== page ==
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ASUS B85-Pro Gamer motherboard makes affordable gaming DIY systems possible
By Wong Chung Wee - 12 Aug 2014
Launch SRP: S$198

ASUS B85-Pro Gamer - Fabulously late for the party

ASUS B85-Pro Gamer - Fabulously late for the party

The ASUS B85-Pro Gamer comes across as a rare attempt by the company to take a stab at the entry-level and mid-range PC gaming market segment. This full ATX board hails from the previous generation Intel 8 series, and not to mention its humble roots as a chipset that is meant for business and productivity desktop system. This motherboard was actually announced in March this year; however, it has only recently made its way to our shores. Priced at S$198, it isn't exactly the cheapest Intel B85-based board around; hence, let us take a closer look at its feature set to see what exactly is in store.

The ASUS B85-Pro Gamer sports the Intel B85 chipset that has been tweaked to support overclocking of unlocked 4th generation Intel Core processors.

The red on black color scheme of the board alludes to the company's top-end Republic of Gamers gaming centric products. This is in line with ASUS' recent announcement of a pair of AMD FM2+ gaming boards that also sport the same striking color scheme. In fact, the color red is confined to its fancy looking heatsinks - both VRM and PCH ones. The MOSFETs heatsinks, in the vicinity of the LGA1150 CPU socket, have fins for heat dissipation. A row of 10K black metallic capacitors are placed very close to the CPU socket and this may hinder the mounting of some customized CPU coolers. However, we doubt the use of standard coolers would pose any issue.

 The VRM heatsinks have an intricate design, with fins for better heat dissipation.

From the rear view, we can see their fins for heat dissipation for the board's MOSFETs. Speaking of power delivery components, the board sports an 8-phase system that is driven by its Digi+ voltage regulator module. In addition, the system also features high-end 10K Japanese-made (Nichicon GT series) black metallic capacitors.

From the rear, we spy the heat dissipating fins of the MOSFETs heatsink.

In terms of expansion slots, there are a pair of PCIe x16 slots; the first is of PCIe Gen 3.0 standards, while the other is a PCIe 2.0 slots that operates only at x4 speeds. As a result, the board exclusively supports AMD multi-GPU configurations, up to AMD quad-GPU CrossfireX setups. Since the second PCIe x16 slot is wired to operate at only x4, NVIDIA SLI isn't officially supported on this board. The other expansion slots consist of two PCIe 2.0 x1 slots, and three PCI ones.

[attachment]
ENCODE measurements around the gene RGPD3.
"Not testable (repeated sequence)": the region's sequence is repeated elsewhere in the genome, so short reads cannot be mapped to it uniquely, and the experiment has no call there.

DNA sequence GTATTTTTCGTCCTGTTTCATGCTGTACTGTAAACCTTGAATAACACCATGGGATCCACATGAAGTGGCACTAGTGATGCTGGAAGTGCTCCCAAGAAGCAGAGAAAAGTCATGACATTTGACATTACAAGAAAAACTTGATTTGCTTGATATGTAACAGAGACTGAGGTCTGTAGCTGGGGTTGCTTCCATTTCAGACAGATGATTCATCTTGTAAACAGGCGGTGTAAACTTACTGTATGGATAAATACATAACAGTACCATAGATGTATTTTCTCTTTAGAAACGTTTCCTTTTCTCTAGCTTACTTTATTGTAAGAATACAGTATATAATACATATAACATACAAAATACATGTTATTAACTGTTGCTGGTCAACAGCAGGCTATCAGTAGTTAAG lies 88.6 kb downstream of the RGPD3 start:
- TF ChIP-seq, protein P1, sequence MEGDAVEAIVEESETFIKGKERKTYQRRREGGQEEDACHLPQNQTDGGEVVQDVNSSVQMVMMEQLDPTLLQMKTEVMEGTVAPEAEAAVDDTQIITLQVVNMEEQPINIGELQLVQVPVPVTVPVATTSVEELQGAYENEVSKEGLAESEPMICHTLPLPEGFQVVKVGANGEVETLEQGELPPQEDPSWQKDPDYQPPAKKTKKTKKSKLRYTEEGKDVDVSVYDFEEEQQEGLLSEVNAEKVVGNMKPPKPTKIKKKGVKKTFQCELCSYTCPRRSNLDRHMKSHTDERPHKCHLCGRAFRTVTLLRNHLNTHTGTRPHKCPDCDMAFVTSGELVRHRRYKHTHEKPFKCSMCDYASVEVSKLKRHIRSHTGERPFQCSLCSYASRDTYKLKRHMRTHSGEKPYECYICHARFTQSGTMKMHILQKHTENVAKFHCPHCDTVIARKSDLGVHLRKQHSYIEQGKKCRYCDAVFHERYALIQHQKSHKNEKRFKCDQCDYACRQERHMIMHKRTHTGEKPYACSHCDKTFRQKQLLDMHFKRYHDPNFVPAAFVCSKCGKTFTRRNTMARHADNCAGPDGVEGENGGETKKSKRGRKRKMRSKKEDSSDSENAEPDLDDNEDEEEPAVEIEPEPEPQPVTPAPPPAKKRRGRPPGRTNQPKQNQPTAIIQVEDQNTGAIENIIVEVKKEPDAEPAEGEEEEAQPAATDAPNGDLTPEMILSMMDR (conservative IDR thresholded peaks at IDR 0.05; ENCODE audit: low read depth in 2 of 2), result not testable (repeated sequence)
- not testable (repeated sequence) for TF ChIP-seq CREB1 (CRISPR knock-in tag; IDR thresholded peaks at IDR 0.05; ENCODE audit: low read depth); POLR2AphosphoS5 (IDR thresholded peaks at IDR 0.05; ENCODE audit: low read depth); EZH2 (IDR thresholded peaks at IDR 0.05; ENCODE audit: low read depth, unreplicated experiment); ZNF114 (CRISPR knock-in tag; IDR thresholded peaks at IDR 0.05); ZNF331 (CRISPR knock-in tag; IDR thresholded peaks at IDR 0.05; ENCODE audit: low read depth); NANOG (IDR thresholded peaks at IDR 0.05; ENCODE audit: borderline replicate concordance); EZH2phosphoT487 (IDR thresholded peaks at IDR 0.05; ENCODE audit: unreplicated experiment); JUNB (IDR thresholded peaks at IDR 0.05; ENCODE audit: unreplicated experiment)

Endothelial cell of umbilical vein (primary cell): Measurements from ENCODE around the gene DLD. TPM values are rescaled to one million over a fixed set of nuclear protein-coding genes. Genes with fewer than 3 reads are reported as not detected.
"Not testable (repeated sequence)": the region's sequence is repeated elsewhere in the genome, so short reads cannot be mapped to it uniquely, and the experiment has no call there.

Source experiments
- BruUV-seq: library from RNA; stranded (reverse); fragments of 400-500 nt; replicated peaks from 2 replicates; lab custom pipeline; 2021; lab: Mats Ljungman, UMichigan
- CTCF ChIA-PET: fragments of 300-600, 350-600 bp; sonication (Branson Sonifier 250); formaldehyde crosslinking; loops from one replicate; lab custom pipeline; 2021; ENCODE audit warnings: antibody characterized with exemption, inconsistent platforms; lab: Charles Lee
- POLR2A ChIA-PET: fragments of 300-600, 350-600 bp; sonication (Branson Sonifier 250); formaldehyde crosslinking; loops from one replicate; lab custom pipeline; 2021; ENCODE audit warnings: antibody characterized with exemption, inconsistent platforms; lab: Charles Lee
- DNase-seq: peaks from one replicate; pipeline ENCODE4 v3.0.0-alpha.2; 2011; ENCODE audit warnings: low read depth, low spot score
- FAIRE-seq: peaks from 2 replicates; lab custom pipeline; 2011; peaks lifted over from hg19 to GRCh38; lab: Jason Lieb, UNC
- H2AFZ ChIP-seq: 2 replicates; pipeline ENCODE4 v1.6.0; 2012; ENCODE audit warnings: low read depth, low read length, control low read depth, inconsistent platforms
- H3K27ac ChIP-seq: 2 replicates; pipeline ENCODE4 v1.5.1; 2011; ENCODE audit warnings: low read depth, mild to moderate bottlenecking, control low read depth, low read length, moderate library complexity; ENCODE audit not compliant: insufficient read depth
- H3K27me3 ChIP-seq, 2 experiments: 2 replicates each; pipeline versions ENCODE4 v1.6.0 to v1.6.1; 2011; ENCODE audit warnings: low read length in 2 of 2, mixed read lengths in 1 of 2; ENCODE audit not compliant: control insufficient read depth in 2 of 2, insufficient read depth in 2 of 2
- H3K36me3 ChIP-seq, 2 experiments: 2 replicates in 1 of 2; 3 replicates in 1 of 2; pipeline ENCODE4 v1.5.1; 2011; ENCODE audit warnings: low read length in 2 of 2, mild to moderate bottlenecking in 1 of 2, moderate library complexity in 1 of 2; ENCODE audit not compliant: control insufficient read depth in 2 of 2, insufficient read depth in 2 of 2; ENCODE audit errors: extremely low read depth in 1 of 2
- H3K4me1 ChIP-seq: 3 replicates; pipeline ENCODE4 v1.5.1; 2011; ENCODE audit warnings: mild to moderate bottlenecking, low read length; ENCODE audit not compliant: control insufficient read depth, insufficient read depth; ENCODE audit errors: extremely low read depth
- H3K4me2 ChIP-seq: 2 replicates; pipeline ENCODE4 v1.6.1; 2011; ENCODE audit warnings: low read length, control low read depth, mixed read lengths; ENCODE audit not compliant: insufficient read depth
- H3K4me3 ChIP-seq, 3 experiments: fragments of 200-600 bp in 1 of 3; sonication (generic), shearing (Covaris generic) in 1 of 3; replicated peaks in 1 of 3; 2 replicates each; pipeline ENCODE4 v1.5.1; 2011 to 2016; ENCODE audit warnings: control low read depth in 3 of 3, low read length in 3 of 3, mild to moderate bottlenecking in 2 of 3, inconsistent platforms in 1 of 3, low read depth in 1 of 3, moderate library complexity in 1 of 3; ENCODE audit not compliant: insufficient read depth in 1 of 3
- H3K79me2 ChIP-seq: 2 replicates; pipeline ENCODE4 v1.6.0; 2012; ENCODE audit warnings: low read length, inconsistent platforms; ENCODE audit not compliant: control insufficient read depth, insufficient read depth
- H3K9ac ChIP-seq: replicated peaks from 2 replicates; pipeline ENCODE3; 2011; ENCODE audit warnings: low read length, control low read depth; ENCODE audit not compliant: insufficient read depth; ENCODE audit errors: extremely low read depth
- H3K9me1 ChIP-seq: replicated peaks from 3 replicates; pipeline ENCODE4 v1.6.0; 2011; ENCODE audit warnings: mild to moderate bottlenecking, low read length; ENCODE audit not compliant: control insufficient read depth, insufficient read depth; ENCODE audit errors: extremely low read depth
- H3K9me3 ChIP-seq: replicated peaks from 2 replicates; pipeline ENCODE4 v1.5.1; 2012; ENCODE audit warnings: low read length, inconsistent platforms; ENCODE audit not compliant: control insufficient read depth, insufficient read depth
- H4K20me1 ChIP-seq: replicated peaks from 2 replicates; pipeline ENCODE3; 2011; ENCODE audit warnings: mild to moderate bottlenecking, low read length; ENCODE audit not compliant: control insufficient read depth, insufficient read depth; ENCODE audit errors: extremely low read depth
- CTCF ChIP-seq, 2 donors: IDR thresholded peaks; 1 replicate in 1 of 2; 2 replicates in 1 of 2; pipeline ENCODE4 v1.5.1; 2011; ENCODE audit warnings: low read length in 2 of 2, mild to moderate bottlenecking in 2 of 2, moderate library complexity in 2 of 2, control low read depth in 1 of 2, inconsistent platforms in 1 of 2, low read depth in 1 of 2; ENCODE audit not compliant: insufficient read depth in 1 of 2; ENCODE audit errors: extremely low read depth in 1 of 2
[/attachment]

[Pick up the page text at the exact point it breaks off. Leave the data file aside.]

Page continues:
One of its gaming centric features is the SupremeFX onboard 8-channel audio system that features "premium" ELNA audio capacitors and a 300ohm headphone amplifier. The traces of the audio system are separated from the rest of the board to minimize electrical interference. In addition, the SupremeFX audio codec has an EMI sheath, also for protection against EMI. In terms of software features, the board supports the exclusive Sonic Radar app that claims to pinpoint the "precise direction and origin of in-game sounds", allowing you to gain an edge over other gamers.

The SupremeFX onboard audio system of the B85-Pro Gamer board.

Standard fare headers and connectors line the bottom edge of the board; they consist of front panel audio connector, a digital audio connector (S/PDIF Out), a clear RTC RAM jumper (to clear CMOS), a TPM connector, a COM port header, and a chassis fan connector. There are two USB 2.0 headers, and last of all, the system panel connector.

The headers and connectors that line the bottom edge of the board are standard fare.

There are four SATA 6Gbps connectors (in grey), and the black SATA 3Gbps connectors are stacked atop each other. Do note that there isn't RAID support for the SATA 6Gbps connectors.

The B85-Pro Gamer doesn't support overclocked memory modules and due to the limitation of the Intel B85 chipset, overclocked memory modules on XMP mode will automatically operate at the default clock speed of DDR3-1600MHz. There is a USB 3.0 header located in between the DIMM slot and the 24-pin EATX power connector, and this is to facilitate the installation of front-facing USB 3.0 panels.

The board only supports DDR3-1600MHz memory modules.

The rear I/O ports feature a pair of PS/2 ports; the green port is for the mouse and the purple one is for your keyboard. Video output is taken care of by a HDMI port, a D-Sub port, and a dual-link DVI-D port. There are only two USB 3.0 ports, and four USB 2.0 ones. For audio connectivity options, there are six analog audio jacks, and a optical S/PDIF out port. The Gigabit LAN port is linked to an Intel I217V LAN controller and it supports the GameFirst II traffic-shaping technology to reduce network lag. In the following pages, we shall examine the performance of the board.

Instead of the usual PS/2 keyboard and mouse combo port, there are two PS/2 ports, one for each input device.

  • Performance 8
  • Features 7.5
  • Value 7
The Good
Gaming centric features like SupremeFX audio and Game First II technology
Excellent overclocking capabilities, especially with Pentium G3258 AE chip
Affordable gaming-class board
The Bad
Lacks support for upcoming Broadwell chips
More advanced board options are available for just $50 more
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